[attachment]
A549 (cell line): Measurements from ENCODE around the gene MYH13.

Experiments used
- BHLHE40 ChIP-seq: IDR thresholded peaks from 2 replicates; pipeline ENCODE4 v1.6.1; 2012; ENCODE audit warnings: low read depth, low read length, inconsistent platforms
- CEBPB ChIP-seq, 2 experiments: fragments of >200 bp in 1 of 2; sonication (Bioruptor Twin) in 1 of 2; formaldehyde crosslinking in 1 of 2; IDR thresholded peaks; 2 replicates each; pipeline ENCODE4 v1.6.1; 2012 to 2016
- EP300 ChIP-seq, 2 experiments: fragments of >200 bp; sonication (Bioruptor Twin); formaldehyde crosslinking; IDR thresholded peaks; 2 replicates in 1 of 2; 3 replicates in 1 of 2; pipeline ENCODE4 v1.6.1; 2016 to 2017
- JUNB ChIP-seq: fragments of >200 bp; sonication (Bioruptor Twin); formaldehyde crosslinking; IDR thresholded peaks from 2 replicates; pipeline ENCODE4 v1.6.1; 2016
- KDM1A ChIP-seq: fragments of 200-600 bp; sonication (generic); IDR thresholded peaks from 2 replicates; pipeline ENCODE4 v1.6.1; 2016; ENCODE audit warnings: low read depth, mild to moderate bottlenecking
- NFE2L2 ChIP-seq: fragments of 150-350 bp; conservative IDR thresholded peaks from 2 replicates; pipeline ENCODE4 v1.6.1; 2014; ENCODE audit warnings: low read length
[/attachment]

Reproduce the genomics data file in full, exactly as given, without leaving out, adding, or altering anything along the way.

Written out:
A549 (cell line): Measurements from ENCODE around the gene MYH13.

Experiments used
- BHLHE40 ChIP-seq: IDR thresholded peaks from 2 replicates; pipeline ENCODE4 v1.6.1; 2012; ENCODE audit warnings: low read depth, low read length, inconsistent platforms
- CEBPB ChIP-seq, 2 experiments: fragments of >200 bp in 1 of 2; sonication (Bioruptor Twin) in 1 of 2; formaldehyde crosslinking in 1 of 2; IDR thresholded peaks; 2 replicates each; pipeline ENCODE4 v1.6.1; 2012 to 2016
- EP300 ChIP-seq, 2 experiments: fragments of >200 bp; sonication (Bioruptor Twin); formaldehyde crosslinking; IDR thresholded peaks; 2 replicates in 1 of 2; 3 replicates in 1 of 2; pipeline ENCODE4 v1.6.1; 2016 to 2017
- JUNB ChIP-seq: fragments of >200 bp; sonication (Bioruptor Twin); formaldehyde crosslinking; IDR thresholded peaks from 2 replicates; pipeline ENCODE4 v1.6.1; 2016
- KDM1A ChIP-seq: fragments of 200-600 bp; sonication (generic); IDR thresholded peaks from 2 replicates; pipeline ENCODE4 v1.6.1; 2016; ENCODE audit warnings: low read depth, mild to moderate bottlenecking
- NFE2L2 ChIP-seq: fragments of 150-350 bp; conservative IDR thresholded peaks from 2 replicates; pipeline ENCODE4 v1.6.1; 2014; ENCODE audit warnings: low read length